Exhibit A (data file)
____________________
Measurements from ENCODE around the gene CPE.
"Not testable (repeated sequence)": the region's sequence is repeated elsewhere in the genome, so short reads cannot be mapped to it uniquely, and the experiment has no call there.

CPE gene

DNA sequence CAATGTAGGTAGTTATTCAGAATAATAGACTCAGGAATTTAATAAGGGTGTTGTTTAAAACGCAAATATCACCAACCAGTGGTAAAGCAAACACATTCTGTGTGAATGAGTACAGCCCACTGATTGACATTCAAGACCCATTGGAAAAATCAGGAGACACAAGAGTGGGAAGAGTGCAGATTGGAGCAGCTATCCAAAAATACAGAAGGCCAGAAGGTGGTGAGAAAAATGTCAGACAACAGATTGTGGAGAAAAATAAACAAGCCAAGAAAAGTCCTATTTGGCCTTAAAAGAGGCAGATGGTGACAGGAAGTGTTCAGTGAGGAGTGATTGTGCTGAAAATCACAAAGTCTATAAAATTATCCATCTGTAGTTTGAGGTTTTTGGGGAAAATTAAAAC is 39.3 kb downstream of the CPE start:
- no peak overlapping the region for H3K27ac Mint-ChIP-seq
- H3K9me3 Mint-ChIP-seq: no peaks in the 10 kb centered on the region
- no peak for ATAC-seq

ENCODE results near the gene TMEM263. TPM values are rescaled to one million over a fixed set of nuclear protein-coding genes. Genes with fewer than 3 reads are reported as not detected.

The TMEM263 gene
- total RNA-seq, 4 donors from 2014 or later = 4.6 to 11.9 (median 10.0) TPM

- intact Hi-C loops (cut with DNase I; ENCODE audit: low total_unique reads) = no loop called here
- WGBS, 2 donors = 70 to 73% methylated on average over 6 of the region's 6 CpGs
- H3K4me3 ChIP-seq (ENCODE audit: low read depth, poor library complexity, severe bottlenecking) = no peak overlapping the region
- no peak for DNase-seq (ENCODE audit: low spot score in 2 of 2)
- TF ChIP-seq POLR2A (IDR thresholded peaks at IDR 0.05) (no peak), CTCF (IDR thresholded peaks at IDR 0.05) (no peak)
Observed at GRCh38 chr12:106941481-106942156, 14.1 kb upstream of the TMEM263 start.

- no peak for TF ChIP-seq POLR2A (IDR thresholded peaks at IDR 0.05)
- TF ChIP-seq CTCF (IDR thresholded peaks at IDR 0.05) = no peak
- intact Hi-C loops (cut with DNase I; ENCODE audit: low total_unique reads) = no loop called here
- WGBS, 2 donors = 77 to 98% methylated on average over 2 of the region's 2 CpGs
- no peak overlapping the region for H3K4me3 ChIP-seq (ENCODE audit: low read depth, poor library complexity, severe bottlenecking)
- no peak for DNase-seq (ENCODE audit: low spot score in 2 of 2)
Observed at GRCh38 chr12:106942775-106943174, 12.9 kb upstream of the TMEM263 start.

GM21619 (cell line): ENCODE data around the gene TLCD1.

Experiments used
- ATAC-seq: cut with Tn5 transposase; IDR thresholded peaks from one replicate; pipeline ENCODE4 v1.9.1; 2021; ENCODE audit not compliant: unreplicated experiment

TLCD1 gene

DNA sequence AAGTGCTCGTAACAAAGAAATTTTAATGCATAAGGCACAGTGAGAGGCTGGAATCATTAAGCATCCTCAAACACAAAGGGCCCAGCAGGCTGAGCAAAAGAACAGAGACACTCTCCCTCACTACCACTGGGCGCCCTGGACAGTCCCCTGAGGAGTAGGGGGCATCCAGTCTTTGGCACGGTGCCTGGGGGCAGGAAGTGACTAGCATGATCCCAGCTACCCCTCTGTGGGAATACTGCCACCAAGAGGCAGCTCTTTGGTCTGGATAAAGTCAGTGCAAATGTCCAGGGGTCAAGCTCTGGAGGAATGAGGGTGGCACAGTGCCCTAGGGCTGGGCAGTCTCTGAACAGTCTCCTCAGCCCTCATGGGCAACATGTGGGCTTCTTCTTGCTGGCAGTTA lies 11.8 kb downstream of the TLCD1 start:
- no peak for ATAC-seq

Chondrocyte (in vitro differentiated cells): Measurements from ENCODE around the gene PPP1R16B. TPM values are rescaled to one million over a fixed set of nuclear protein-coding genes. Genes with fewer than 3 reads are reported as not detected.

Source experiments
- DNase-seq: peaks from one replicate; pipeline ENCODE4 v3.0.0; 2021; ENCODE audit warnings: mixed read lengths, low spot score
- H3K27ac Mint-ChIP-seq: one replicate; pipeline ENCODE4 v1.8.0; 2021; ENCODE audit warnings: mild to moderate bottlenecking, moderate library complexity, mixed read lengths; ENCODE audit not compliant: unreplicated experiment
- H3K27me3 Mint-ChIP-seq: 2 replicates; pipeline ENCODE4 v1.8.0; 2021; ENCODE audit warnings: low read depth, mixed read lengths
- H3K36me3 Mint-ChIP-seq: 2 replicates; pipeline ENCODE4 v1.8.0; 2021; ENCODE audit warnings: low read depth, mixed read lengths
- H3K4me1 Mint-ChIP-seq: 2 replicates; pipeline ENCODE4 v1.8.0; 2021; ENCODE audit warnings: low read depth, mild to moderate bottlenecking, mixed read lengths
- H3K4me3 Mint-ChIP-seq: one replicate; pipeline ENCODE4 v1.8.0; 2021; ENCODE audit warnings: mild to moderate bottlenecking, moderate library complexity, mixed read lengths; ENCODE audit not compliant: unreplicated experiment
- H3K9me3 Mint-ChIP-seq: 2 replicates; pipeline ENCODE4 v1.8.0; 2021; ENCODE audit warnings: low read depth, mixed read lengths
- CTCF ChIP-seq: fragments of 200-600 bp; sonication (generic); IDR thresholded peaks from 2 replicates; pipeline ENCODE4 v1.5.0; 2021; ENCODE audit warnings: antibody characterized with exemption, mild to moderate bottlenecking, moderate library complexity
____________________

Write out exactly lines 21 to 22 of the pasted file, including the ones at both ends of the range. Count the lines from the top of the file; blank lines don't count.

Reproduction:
- no peak overlapping the region for H3K4me3 ChIP-seq (ENCODE audit: low read depth, poor library complexity, severe bottlenecking)
- no peak for DNase-seq (ENCODE audit: low spot score in 2 of 2)